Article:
On my father’s side, (so I’m told) I’m Dutch, Irish and Dog. And there is also this horse thief or something that no one want to talk about.

To “compare” shovel teeth to your own is impossible (unless you have your tongue in some one else’s mouth). We all have teeth curved on the inside - but the trait is much more prounounced among Native Americans and Asians. It is a trait that helped point the way to the now proven genetic link. New eveidence is showing that ALL Amerinds are more closely related than previously thought (used to be there were thought to be 3 distinct migrations) - the current genetic diversity may be a function of a longer presence here than previously thought…

I love how a totally uncontested issue in anthropology (there’s no debate on shovel teeth, all parties agree that they are an Amerind/Asian genetic trait) becomes a debate here with Swedes and Irish chiming in.

Its funny how people know with 100% certainty their blood line. :slight_smile:

As part of a genome project in New York City, people or the street were stopped and asked if they would like a free DNA test. Most of the DNA results did not match the oral tradition. Commonly people that said the had Native American Blood actually had African admixture or no Native blood at all.

It makes sense to me, If Halle Berry said she were mainly Native American most would probably believe it. Considering 1/3 of people that self-identify as White have African ancestry, and approximately 40% of White Americans and Black Americans claim to have native blood yet only 1-2% of black and white have Native blood.

Only DNA can tell the true story. I recently took a dna test and found 3 ethnicities that nobody in my family was aware of.

Was one them Zombie? A lot of people think they descended from Native American Zombies, but tests show they only have European Zombie blood.

How specific is this test? Can it tell the difference between a Norwegian and a Swede, or the difference between a Navajo and an Apache?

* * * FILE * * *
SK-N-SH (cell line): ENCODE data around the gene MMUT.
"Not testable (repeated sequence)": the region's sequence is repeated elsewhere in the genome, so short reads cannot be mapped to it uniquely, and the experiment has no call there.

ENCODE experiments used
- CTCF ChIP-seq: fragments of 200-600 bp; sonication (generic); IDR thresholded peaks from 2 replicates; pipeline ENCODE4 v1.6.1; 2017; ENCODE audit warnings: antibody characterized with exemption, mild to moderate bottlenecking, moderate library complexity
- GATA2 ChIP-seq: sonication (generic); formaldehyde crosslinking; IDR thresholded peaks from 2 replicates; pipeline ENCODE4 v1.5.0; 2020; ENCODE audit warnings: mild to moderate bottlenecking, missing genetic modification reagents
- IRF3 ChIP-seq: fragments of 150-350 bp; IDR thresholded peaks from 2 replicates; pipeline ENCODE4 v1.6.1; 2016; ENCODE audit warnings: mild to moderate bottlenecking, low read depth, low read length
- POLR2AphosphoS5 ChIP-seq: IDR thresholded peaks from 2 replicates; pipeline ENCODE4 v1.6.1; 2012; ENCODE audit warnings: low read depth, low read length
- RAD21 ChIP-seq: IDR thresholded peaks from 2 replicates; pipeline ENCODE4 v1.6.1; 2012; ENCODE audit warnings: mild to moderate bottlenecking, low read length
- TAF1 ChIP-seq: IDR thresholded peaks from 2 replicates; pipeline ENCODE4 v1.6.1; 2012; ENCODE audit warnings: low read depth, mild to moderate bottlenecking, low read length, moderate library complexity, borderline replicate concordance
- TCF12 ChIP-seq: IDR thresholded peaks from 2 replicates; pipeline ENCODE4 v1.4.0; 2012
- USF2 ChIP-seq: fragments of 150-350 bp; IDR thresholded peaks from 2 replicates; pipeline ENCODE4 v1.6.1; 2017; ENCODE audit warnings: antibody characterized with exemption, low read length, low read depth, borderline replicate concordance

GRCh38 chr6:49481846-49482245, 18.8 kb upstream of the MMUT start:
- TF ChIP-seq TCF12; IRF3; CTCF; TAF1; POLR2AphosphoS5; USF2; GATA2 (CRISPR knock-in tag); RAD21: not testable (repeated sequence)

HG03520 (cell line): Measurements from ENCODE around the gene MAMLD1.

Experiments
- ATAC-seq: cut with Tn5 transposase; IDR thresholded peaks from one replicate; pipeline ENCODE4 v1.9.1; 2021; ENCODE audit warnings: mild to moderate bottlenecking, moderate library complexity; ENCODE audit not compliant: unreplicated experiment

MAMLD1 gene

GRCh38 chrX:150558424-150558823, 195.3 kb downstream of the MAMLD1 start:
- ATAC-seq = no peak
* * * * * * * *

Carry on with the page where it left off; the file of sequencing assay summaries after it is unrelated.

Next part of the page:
Not to mention that sailor boy that his preacher father fancied a bit too much.

Sorry - the username reminded me of a high school book report.

I think the Dog ancestry will give you a weird tooth shape too.

Nah, canine teeth are pretty common.

I have teeth so strongly shoveled two dentists and my orthodontist commented on it. No Native AMerican ancestry I know of. My body is slim, with long, light bones. But I think my head is Neanderthal. Heavy brow ridge and cranial crest. I am thankful my forehead is fairly high and I am not bald. Otherwise, everyone would know.

I had to comment on this ignorance (and he’s not the only one in this thread guilty of it)…do you know how many ancestors you have going back that distance?

Let’s say that the average generational span is 25 years (could be argued anywhere from 20-30, I’m just splitting the difference). Going back to 1740 from 2000 (the year that quote was posted) would be 260 years and 10.4 generations. Lets round that down to 10 generations…that’s 1024 ancestors assuming none of the limbs on your family tree have “grow back together” (of course many likely have at some point, but the point remains that it’s much more than that 1 or 2 ancestors that stepped off that boat). Heck, go to 20 generations and now you’re talking over 1 million, 30…over a billion. Never think you know your whole ancestry. There’s always room to be surprised.